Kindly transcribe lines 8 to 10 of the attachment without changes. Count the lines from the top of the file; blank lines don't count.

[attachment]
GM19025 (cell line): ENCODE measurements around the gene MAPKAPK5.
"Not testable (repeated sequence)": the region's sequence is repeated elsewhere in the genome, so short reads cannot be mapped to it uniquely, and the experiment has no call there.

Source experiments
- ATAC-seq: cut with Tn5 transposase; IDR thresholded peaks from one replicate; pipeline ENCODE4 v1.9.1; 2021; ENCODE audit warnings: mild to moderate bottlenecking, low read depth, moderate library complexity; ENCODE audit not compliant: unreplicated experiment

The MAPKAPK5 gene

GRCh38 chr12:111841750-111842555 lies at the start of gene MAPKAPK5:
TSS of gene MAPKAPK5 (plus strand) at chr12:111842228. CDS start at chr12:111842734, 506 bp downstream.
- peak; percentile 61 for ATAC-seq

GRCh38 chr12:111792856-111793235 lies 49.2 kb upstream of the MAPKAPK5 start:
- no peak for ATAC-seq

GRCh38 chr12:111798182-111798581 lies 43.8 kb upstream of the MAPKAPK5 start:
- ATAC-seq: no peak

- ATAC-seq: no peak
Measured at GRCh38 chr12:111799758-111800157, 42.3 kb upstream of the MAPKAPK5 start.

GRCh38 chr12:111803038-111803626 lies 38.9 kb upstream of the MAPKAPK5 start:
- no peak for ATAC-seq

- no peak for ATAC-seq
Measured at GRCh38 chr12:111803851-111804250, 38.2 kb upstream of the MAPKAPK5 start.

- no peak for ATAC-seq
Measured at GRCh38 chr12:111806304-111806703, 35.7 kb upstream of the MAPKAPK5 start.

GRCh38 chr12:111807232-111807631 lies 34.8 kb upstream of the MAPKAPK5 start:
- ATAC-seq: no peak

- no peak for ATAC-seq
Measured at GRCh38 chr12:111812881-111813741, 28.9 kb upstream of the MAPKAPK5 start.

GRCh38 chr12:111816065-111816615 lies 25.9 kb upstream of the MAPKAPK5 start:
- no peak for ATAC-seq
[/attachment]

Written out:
- peak; percentile 61 for ATAC-seq

GRCh38 chr12:111792856-111793235 lies 49.2 kb upstream of the MAPKAPK5 start:
- no peak for ATAC-seq